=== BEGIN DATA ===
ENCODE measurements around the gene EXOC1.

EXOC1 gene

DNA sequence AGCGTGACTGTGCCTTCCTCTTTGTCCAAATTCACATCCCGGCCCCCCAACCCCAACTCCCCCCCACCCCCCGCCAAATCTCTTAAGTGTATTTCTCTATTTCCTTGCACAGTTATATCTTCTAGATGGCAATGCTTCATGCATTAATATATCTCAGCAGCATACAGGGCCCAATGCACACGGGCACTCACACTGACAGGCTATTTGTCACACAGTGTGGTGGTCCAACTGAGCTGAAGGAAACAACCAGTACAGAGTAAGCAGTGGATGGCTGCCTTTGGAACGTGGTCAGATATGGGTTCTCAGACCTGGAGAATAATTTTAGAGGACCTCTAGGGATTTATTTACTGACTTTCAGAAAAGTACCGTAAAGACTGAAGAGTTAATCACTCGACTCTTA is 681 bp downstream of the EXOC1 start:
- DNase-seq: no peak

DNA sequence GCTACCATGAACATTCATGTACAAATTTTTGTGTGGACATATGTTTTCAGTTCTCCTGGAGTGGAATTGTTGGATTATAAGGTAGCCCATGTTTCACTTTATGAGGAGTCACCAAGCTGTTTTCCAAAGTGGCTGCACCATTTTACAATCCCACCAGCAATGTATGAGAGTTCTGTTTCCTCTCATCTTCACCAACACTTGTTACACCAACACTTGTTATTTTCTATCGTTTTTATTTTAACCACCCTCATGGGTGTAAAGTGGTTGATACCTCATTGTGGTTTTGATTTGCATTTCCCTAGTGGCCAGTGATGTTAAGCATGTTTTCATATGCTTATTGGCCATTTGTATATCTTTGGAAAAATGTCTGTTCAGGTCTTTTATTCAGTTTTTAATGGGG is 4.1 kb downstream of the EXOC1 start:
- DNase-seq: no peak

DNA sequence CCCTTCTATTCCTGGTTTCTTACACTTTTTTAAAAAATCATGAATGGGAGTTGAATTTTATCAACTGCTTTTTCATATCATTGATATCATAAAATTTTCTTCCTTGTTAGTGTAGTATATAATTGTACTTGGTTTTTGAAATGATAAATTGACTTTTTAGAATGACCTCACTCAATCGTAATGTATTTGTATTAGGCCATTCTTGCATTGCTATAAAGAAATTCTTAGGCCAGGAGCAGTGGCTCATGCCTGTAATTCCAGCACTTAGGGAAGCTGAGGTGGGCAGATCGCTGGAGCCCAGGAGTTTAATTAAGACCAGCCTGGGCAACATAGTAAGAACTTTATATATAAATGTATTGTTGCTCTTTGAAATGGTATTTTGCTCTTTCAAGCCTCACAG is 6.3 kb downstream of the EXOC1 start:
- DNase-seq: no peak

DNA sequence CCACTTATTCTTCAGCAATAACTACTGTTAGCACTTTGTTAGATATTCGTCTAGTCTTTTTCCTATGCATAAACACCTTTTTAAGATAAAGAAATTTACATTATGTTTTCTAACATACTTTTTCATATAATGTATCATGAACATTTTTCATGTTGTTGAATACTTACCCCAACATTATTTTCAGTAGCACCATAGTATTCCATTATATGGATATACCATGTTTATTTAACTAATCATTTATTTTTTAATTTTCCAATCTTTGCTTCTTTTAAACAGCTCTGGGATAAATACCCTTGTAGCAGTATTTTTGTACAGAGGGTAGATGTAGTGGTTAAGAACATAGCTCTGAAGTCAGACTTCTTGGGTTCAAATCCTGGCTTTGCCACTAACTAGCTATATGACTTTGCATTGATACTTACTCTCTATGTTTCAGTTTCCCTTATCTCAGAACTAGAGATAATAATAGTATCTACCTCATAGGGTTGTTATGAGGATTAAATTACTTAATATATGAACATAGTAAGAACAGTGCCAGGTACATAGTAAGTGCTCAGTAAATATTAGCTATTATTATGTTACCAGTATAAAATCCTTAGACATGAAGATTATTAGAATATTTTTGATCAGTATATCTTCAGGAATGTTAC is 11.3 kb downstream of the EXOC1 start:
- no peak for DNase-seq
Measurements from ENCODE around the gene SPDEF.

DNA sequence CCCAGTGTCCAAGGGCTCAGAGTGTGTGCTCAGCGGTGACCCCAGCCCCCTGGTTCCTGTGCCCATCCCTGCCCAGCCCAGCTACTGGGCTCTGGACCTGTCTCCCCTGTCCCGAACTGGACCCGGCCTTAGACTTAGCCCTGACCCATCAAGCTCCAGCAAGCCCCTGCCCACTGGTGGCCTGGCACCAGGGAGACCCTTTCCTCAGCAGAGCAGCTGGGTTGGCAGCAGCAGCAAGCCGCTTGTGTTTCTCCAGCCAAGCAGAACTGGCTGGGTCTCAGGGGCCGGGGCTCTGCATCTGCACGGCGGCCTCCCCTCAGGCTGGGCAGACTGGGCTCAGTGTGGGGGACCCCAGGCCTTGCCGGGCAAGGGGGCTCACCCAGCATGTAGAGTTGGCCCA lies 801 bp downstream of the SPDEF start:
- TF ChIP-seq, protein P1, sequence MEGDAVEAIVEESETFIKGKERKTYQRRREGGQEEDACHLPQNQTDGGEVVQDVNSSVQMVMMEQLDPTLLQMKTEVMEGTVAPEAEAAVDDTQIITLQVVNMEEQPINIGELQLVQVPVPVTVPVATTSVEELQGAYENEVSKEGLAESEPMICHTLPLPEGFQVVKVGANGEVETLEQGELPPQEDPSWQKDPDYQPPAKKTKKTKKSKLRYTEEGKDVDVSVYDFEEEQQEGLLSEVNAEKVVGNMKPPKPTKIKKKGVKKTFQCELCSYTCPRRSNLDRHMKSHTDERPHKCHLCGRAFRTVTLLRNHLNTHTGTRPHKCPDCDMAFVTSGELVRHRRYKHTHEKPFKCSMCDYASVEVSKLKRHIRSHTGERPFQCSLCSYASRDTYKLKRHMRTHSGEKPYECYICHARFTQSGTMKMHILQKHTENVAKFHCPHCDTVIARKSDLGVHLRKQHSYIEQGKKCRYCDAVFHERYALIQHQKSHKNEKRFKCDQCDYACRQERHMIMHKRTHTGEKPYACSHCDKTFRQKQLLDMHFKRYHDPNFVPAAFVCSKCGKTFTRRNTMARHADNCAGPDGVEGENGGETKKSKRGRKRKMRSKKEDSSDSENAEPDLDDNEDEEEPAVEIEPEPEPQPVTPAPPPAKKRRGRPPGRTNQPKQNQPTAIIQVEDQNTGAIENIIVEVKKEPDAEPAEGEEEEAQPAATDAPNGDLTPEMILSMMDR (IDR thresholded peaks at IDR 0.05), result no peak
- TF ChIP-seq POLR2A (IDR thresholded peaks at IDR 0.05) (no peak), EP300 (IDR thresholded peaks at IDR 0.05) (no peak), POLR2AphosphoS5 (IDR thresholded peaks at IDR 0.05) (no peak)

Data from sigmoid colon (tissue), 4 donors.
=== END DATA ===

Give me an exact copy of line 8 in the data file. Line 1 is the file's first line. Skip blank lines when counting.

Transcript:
- DNase-seq: no peak